“Have you ever seen a mass grave for dogs and cats? This guy is nothing more than an animal hoarder and he uses the animals to get money from the county,” a local pet rescuer said. “It’s hell on earth out there.”

A Kentucky man is behind bars tonight after being charged with 179 counts of animal cruelty. Police raided Randy Skagg’s “animal rescue operation” in Elliot County after several residents complained about the conditions the animals were kept in. From the court affidavit, the dogs were allegedly covered in their own feces, not given adequate food, and there was an “open pit grave” hidden in the woods behind the facility.

The number of deceased animals in the mass grave has yet to be determined. The rescue operation, it should be noted, operates as a “no kill shelter.”

Here’s the story from our friends at the Lexington Herald-Leader:

The operator of an animal sanctuary in Elliott County who has agitated for animal shelters across the state failed to properly care for scores of dogs and cats, Kentucky State Police charged.

Police charged Randy Skaggs, 67, with 179 counts of second-degree cruelty to animals and 179 counts of not vaccinating dogs against rabies, according to a news release issued Thursday.

The charges are misdemeanors.

Skaggs said he thinks the charges are retaliation for his efforts to push officials to comply with animal-control standards and provide adequate local shelters.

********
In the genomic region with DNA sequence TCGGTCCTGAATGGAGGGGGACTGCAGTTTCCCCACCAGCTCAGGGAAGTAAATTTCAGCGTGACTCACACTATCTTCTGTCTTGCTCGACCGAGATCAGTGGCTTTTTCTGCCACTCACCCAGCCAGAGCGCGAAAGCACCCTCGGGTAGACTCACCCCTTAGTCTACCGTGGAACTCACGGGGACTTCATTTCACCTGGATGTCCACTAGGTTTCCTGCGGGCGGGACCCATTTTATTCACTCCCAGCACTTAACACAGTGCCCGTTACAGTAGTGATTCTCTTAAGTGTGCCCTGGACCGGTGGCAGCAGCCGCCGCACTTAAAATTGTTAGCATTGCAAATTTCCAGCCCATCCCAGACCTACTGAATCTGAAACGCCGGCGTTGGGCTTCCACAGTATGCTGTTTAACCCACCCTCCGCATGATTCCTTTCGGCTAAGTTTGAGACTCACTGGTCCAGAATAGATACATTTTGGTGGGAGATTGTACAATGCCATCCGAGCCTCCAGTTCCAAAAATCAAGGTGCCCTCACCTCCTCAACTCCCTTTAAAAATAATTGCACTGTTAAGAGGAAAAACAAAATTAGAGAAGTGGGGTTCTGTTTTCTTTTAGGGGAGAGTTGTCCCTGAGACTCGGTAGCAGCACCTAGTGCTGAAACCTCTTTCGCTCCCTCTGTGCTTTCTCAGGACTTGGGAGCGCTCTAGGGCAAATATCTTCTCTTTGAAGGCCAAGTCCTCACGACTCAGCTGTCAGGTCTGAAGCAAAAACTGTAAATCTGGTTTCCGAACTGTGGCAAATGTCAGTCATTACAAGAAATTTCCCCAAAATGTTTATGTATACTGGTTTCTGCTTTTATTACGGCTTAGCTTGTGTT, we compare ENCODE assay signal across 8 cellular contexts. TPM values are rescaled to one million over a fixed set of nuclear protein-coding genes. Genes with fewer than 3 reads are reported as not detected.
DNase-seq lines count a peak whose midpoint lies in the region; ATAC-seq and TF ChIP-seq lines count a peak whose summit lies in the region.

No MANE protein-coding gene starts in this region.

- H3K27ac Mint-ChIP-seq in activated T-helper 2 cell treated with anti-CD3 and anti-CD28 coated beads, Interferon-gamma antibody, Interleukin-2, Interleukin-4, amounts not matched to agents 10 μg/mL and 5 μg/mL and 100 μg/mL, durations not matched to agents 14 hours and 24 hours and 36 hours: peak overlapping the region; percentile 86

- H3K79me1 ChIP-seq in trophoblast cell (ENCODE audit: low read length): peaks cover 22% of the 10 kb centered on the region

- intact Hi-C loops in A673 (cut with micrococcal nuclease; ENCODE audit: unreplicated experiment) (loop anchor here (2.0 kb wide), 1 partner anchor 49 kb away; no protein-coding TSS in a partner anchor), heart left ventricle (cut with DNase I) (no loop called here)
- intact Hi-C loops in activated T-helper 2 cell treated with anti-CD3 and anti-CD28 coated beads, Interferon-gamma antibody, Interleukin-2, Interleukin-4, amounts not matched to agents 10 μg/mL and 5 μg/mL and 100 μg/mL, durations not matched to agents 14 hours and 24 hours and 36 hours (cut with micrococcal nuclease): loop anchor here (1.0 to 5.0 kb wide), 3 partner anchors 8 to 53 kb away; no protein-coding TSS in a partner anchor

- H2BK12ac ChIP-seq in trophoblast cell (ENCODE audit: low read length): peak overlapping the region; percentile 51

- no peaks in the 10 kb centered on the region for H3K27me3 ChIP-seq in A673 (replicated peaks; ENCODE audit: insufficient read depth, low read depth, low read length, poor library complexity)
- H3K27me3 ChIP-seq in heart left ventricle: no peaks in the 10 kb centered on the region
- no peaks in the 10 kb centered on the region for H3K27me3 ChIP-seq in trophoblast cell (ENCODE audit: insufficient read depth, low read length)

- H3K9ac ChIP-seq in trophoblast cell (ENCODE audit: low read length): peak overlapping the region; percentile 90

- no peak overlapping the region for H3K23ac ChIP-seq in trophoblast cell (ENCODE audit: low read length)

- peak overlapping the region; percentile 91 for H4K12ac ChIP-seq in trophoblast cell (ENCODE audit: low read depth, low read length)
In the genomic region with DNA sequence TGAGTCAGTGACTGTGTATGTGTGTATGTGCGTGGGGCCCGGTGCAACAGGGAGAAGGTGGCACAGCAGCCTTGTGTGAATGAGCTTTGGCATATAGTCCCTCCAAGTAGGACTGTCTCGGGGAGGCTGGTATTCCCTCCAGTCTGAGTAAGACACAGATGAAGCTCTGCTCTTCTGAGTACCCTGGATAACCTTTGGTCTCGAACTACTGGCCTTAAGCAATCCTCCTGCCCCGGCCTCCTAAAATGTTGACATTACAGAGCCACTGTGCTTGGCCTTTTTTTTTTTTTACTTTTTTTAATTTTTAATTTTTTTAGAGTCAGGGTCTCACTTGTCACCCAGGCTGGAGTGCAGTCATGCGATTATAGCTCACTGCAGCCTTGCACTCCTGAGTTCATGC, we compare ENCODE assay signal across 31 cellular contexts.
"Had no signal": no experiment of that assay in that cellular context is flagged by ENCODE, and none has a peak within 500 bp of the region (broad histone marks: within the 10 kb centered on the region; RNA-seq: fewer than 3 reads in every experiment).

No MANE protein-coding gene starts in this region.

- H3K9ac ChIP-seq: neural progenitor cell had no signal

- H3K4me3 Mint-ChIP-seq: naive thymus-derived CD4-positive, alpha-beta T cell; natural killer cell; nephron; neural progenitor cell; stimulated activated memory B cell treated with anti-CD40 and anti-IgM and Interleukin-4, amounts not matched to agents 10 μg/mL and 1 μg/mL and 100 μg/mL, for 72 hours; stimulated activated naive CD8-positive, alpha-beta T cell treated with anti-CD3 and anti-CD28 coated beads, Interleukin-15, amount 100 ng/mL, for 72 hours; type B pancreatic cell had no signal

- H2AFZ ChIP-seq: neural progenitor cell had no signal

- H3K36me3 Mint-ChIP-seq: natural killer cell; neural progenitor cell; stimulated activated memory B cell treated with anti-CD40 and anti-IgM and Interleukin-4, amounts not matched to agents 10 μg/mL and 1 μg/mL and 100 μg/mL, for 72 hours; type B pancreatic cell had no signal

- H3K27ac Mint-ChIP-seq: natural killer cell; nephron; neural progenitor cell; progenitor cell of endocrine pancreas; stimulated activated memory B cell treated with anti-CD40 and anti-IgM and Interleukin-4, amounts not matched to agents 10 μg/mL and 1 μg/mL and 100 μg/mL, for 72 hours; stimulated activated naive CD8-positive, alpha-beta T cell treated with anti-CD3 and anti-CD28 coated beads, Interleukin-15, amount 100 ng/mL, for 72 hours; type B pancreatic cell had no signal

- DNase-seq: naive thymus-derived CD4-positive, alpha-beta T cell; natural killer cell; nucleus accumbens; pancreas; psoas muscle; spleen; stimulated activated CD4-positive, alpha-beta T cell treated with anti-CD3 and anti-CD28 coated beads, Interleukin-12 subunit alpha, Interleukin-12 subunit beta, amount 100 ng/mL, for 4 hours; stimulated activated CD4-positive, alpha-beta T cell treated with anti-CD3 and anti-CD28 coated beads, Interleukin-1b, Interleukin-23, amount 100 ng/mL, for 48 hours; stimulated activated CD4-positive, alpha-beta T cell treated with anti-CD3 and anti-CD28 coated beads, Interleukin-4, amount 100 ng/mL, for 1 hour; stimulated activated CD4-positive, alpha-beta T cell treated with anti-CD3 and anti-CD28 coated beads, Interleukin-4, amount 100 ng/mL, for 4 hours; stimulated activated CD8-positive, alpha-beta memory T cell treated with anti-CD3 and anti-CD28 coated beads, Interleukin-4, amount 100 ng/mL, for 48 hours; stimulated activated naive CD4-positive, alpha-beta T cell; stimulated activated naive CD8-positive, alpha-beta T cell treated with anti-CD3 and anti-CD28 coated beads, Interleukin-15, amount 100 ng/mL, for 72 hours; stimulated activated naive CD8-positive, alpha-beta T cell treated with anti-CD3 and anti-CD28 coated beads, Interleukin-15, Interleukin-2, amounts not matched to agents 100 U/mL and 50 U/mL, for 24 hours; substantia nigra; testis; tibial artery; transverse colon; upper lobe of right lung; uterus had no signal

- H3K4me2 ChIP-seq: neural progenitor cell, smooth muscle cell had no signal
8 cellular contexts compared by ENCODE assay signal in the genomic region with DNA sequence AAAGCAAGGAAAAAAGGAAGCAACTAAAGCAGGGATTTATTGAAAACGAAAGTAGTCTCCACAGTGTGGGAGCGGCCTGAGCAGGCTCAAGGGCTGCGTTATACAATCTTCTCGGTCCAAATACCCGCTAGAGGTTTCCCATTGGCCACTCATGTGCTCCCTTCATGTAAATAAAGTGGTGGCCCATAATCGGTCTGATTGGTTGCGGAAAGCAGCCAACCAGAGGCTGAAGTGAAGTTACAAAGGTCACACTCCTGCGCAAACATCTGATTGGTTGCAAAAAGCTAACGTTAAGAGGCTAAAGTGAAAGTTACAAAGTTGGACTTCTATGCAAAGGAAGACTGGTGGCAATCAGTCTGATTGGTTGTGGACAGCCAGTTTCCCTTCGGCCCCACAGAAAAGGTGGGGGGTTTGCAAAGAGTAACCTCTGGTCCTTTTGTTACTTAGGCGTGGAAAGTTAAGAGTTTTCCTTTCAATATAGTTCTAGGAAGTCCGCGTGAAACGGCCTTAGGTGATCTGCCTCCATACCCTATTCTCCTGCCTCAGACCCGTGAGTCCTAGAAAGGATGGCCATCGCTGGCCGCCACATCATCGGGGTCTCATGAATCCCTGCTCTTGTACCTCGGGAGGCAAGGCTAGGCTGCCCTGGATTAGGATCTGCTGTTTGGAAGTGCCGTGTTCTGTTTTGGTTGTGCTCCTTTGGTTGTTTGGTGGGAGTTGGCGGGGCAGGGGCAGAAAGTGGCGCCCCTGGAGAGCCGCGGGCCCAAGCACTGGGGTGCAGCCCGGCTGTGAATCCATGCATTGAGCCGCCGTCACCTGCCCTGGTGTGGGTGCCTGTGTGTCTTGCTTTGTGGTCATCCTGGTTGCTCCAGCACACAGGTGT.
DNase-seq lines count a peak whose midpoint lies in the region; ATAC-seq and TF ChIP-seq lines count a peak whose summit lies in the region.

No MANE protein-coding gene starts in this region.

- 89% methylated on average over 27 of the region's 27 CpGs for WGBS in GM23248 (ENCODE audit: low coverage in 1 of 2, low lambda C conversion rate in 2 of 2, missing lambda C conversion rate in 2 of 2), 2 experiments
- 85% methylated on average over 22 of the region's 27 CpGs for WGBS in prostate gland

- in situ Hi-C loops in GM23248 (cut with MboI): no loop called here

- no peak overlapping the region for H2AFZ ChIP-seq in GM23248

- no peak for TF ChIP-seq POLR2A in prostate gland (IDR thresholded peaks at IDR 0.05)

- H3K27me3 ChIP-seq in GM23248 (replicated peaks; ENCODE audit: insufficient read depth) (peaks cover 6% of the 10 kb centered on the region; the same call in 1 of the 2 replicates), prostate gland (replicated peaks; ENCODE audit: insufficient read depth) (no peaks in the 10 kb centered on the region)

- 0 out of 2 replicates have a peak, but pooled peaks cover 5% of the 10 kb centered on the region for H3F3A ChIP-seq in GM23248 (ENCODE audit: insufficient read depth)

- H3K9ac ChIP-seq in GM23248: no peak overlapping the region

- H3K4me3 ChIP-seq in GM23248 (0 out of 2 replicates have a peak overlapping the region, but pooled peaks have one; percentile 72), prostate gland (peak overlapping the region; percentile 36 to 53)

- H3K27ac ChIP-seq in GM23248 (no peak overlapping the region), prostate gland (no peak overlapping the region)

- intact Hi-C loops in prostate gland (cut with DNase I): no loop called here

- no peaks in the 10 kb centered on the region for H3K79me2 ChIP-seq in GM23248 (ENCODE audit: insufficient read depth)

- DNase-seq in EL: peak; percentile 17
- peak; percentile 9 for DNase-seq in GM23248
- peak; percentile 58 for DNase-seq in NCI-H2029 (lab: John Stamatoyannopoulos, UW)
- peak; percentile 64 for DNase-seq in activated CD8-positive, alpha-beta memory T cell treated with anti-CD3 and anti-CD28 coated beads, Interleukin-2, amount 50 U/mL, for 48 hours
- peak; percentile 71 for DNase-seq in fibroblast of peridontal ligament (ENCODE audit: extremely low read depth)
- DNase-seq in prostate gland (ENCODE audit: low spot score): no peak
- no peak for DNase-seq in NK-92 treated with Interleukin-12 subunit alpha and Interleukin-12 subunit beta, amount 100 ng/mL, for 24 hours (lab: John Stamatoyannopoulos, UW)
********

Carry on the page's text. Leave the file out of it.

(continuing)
“We’ve been made the sacrificial lamb for Kentucky’s failure to invest in animal welfare,” Skaggs said Thursday. “Paybacks are hell.”

In 2000, Skaggs took part in a lawsuit alleging that dozens of counties didn’t have required animal control officers or shelters, and that some counties had used inhumane methods to euthanize dogs.

Kathryn Callahan, director of the Humane Society of the U.S. in Kentucky, said experts from the society went to Skagg’s facility several years ago to check on it.

The conditions were not as high as the society would have liked, Callahan said.

Julia Sharp, who operates an animal-rescue service called TLC Rescue in Rowan County, alleged that the conditions at Skaggs’ facility are “abysmal.”

She said problems include improper flea and tick control, inadequate health care and a lack of space. Skaggs has nearly 400 acres but the dogs and cats are confined to just a few acres, Sharp said, calling it a “mud pit.”

Animals sometimes suffer as they are dying because Skaggs does not believe in euthanizing them, Sharp said.

“He just dumps their bodies into a hole out behind the facility. It’s disgusting,” Sharp added.

When the newspaper profiled Skaggs in 1999, the facility had no running water and no indoor plumbing, and Skaggs slept on a plywood ledge in a tiny building.

We say lock him up and throw away the key. This guy was running an animal concentration camp and getting the county to subsidize it.

Are you outraged over his mistreatment of the animals in his care?